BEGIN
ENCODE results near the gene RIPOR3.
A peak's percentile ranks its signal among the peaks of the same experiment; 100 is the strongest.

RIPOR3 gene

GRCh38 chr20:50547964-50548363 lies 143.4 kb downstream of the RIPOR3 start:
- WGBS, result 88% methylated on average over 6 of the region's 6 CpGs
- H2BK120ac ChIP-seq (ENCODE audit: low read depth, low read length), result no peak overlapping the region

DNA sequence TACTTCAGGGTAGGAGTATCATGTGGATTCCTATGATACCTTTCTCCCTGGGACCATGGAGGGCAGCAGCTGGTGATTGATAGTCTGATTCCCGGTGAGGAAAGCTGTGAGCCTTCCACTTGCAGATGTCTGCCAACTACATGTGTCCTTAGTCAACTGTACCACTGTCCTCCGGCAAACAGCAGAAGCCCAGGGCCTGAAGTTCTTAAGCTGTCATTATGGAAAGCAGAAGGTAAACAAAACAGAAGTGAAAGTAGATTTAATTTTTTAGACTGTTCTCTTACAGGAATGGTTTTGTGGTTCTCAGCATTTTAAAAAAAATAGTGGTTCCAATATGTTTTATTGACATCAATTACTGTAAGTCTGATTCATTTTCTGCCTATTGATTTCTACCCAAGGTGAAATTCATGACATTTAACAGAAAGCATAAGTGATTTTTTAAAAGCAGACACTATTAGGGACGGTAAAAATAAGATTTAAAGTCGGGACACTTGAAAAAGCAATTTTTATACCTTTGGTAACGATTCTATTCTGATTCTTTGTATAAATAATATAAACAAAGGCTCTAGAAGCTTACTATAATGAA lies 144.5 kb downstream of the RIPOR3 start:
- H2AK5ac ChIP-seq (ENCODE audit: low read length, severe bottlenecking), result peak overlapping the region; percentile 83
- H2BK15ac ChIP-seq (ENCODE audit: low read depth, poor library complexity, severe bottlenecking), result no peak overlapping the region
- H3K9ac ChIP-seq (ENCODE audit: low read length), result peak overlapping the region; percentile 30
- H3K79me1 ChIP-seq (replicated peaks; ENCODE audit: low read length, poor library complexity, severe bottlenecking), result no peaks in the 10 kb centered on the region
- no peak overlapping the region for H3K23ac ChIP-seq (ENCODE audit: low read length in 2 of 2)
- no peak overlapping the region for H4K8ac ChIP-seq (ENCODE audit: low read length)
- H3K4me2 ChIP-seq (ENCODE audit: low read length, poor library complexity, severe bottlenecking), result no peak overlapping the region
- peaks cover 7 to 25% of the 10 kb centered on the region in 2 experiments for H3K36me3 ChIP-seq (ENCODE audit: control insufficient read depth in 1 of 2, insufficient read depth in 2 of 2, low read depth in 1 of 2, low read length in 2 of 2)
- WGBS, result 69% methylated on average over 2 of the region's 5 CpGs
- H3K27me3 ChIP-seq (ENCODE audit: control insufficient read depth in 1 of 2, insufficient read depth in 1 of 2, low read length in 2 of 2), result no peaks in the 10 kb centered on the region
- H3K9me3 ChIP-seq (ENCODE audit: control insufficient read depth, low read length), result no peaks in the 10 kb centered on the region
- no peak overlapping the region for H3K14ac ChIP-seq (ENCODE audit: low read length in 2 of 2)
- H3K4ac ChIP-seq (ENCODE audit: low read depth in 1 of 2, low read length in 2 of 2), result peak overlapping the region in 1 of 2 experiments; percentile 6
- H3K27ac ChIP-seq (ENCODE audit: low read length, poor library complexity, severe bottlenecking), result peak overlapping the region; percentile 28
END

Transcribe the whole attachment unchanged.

ENCODE results near the gene RIPOR3.
A peak's percentile ranks its signal among the peaks of the same experiment; 100 is the strongest.

RIPOR3 gene

GRCh38 chr20:50547964-50548363 lies 143.4 kb downstream of the RIPOR3 start:
- WGBS, result 88% methylated on average over 6 of the region's 6 CpGs
- H2BK120ac ChIP-seq (ENCODE audit: low read depth, low read length), result no peak overlapping the region

DNA sequence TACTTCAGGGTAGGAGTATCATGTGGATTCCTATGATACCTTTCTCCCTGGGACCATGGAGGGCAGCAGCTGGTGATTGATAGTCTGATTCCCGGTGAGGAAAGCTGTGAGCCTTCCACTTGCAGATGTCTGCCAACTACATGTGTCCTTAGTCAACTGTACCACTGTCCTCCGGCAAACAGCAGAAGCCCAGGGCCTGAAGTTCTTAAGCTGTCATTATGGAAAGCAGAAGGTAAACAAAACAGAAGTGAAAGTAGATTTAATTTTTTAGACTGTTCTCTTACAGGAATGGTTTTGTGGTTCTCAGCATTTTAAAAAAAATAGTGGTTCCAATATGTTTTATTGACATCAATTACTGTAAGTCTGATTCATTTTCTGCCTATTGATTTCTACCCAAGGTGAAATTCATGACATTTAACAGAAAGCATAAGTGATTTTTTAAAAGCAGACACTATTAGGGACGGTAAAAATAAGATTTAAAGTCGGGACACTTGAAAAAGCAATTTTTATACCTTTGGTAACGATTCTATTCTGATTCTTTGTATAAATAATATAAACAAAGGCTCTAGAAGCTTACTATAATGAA lies 144.5 kb downstream of the RIPOR3 start:
- H2AK5ac ChIP-seq (ENCODE audit: low read length, severe bottlenecking), result peak overlapping the region; percentile 83
- H2BK15ac ChIP-seq (ENCODE audit: low read depth, poor library complexity, severe bottlenecking), result no peak overlapping the region
- H3K9ac ChIP-seq (ENCODE audit: low read length), result peak overlapping the region; percentile 30
- H3K79me1 ChIP-seq (replicated peaks; ENCODE audit: low read length, poor library complexity, severe bottlenecking), result no peaks in the 10 kb centered on the region
- no peak overlapping the region for H3K23ac ChIP-seq (ENCODE audit: low read length in 2 of 2)
- no peak overlapping the region for H4K8ac ChIP-seq (ENCODE audit: low read length)
- H3K4me2 ChIP-seq (ENCODE audit: low read length, poor library complexity, severe bottlenecking), result no peak overlapping the region
- peaks cover 7 to 25% of the 10 kb centered on the region in 2 experiments for H3K36me3 ChIP-seq (ENCODE audit: control insufficient read depth in 1 of 2, insufficient read depth in 2 of 2, low read depth in 1 of 2, low read length in 2 of 2)
- WGBS, result 69% methylated on average over 2 of the region's 5 CpGs
- H3K27me3 ChIP-seq (ENCODE audit: control insufficient read depth in 1 of 2, insufficient read depth in 1 of 2, low read length in 2 of 2), result no peaks in the 10 kb centered on the region
- H3K9me3 ChIP-seq (ENCODE audit: control insufficient read depth, low read length), result no peaks in the 10 kb centered on the region
- no peak overlapping the region for H3K14ac ChIP-seq (ENCODE audit: low read length in 2 of 2)
- H3K4ac ChIP-seq (ENCODE audit: low read depth in 1 of 2, low read length in 2 of 2), result peak overlapping the region in 1 of 2 experiments; percentile 6
- H3K27ac ChIP-seq (ENCODE audit: low read length, poor library complexity, severe bottlenecking), result peak overlapping the region; percentile 28